Fate of viral content on the intent can be dichotomous: they either win the hearts of many or become conspiracy. The latest victim being “#10yearschallenge”. The hashtag took over the major social media channels at the turn of the year. The result was not only a decade old profile picture placed alongside with those from year 2019. There was a speculation that Facebook might have been secretly collecting data to train its facial recognition tool.
The hypothesis creator later claimed that she was being sarcastic. But our associative memory has taken us to believe our data and privacy are being exploited unknowingly. Coincidentally, around the same time, Nature published an article detailing the deep learning algorithm behind Face2Gene.
Face2Gene is a mobile application used mainly by doctors to underlie patients with genetic disorder via their physical appearances. The mobile application has been in use for the past few years and it is now being systematically tested to see if it truly helps doctors in their practice.
A form of diagnostic aid
Rare genetic disorders may change one’s physical appearances, as most of them hinder normal growth and development. From upward-slanting eyes common in Down Syndrome, to short nose and downturned corners of mouth present in Cornelia de Lange syndrome. Individual differences sometimes make it challenging for doctors to provide accurate diagnoses.
That’s when doctors will encourage patients to submit a photo of themselves and verify using Face2Gene to confirm the diagnosis. According to the published results, 91% of the time, the deep learning algorithm DeepGestalt, is able to place the right diagnosis on its top ten list. It has outperformed doctors in diagnosing disorders such as Cornelia de Lange syndrome and Angelman syndrome.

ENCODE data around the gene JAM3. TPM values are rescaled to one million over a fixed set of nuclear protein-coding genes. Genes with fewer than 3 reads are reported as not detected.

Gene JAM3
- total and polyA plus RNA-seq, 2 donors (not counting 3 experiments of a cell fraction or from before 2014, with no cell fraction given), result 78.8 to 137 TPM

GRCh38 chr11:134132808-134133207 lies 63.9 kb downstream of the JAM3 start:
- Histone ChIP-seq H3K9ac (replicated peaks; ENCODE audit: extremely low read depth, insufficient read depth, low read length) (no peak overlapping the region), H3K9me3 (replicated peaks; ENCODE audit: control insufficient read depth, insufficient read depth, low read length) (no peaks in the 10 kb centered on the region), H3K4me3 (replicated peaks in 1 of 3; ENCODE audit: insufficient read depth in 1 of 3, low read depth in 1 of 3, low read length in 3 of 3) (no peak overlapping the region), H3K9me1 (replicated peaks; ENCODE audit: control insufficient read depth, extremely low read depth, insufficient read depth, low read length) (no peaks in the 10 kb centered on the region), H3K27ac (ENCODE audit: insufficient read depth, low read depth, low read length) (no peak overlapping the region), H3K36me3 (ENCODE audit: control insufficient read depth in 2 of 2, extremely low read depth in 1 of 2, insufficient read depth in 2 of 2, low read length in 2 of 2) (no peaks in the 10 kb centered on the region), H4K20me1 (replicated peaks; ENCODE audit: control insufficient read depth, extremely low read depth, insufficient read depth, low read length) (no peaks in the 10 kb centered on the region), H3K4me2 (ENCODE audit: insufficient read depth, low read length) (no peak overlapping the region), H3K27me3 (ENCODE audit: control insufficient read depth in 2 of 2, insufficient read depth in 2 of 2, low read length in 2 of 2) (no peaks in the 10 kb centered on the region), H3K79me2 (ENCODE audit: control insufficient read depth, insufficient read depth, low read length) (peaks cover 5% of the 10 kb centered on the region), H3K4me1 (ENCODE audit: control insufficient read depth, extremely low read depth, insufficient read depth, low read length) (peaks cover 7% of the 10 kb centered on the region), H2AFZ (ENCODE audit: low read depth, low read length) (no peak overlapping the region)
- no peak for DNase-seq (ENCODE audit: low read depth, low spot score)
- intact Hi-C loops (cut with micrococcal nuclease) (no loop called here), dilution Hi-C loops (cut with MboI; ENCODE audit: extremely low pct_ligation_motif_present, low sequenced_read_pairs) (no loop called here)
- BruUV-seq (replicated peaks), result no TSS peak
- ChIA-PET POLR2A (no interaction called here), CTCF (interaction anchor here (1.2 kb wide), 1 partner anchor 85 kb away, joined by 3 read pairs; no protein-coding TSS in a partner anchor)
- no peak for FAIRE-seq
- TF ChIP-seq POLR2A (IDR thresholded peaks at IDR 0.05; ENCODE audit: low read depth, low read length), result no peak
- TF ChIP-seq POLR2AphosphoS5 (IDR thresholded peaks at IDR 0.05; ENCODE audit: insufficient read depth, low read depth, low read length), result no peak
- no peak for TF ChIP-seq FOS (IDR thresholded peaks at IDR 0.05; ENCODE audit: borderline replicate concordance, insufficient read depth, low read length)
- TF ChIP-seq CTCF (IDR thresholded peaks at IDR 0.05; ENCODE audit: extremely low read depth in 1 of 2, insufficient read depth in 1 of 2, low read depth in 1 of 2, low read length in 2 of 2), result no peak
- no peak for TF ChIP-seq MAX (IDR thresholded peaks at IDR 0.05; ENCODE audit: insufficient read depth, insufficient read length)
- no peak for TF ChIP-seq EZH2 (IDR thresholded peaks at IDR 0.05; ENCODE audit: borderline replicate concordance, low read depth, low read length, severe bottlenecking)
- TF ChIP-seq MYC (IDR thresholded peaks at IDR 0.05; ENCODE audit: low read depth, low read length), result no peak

On patient’s end, such diagnostic aid also saves them from additional medical bills spent on getting multiple genetic tests. Apart from genetic disorders, researchers had been trying to employ facial recognition to assess basic physiological health or even wound care.
Challenges and developments ahead
Like most facial recognition tools of similar nature, insufficient training data and racial bias are in the way. In the case of Face2Gene, the small population of patients affected by genetic disorders is putting a threat to its potential. Likewise, training algorithm with mostly Caucasian faces may make it potent to diagnose patients from different ethic backgrounds.
The other challenge is whether the technology can neatly assimilate into the practice. For example, dermatologists may laugh when data is asked. Because in dermatology, even if it is remotely treated, there is usually no image or related records taken. The physicians will assess everything visually and write them down in words. Hence, if researchers will ever like to obtain dermatology data to train fellow artificial intelligence (AI) to recognize various skin conditions, physicians may first need to change the way they provide care. Even if this has somehow been overcome, still dermatologists may not adopt AI since it never exists in their workflow.
As such, whilst conspiracy is not likely, winning the hearts of clinicians and patients are definitely part of the developments concerning facial recognition in medicine.
A science writer with data background and an interest in current affair, culture and arts; a no-med from an (almost) all-med family. Follow on Twitter.